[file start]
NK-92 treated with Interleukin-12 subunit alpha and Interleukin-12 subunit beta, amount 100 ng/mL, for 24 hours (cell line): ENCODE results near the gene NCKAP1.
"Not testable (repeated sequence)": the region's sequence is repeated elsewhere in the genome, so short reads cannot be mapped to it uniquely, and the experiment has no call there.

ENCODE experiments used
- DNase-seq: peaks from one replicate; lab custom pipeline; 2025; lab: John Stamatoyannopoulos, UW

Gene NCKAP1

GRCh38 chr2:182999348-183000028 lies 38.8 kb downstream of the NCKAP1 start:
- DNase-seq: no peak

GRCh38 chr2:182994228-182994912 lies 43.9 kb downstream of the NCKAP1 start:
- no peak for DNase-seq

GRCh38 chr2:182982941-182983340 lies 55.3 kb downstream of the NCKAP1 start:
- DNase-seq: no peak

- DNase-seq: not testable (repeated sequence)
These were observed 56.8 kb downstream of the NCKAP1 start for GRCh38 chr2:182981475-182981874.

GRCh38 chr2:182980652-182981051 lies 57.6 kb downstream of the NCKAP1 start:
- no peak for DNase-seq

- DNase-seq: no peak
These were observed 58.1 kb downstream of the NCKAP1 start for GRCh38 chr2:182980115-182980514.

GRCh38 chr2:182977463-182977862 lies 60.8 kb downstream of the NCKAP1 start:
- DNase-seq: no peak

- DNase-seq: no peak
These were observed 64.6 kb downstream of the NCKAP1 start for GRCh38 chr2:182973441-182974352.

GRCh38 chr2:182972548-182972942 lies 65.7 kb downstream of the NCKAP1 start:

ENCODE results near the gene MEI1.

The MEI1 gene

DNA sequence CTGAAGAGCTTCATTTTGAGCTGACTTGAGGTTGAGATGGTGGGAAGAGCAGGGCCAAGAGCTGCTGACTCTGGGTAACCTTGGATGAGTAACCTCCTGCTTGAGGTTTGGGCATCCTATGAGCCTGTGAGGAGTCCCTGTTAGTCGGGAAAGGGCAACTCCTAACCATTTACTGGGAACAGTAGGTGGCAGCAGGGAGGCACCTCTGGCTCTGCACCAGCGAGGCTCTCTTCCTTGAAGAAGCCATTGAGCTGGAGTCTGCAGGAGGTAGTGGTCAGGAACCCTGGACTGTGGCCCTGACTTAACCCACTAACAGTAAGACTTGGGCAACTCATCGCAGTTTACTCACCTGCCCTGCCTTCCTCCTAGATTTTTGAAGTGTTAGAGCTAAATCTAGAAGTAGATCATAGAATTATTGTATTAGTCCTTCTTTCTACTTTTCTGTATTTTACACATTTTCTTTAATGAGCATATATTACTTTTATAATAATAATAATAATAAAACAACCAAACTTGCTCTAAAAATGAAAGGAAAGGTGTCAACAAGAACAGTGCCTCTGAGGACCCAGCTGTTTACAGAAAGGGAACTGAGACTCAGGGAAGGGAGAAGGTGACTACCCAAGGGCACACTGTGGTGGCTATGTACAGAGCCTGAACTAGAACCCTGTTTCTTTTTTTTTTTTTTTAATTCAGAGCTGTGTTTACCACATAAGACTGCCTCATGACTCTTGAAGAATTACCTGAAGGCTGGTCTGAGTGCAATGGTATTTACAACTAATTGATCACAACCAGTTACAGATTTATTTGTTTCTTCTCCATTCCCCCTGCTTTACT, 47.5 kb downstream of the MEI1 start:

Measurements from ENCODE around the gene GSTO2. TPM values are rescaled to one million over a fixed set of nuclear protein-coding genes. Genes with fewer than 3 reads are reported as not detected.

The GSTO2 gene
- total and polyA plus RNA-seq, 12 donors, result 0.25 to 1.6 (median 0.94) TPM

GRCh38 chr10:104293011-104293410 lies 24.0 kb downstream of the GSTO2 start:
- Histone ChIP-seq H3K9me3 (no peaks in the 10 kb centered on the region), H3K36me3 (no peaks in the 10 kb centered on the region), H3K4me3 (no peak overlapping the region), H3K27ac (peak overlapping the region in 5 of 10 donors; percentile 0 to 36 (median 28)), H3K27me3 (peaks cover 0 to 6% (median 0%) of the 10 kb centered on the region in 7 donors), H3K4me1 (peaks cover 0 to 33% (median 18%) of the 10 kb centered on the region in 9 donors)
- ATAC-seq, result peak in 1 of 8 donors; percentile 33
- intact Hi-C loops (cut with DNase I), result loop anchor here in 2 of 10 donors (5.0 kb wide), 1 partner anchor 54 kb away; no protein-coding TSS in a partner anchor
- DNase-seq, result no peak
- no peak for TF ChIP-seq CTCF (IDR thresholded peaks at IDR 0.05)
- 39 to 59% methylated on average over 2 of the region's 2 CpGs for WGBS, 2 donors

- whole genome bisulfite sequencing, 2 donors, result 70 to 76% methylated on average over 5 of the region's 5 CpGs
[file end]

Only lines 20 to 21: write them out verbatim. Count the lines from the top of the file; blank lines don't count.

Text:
- DNase-seq: no peak
These were observed 64.6 kb downstream of the NCKAP1 start for GRCh38 chr2:182973441-182974352.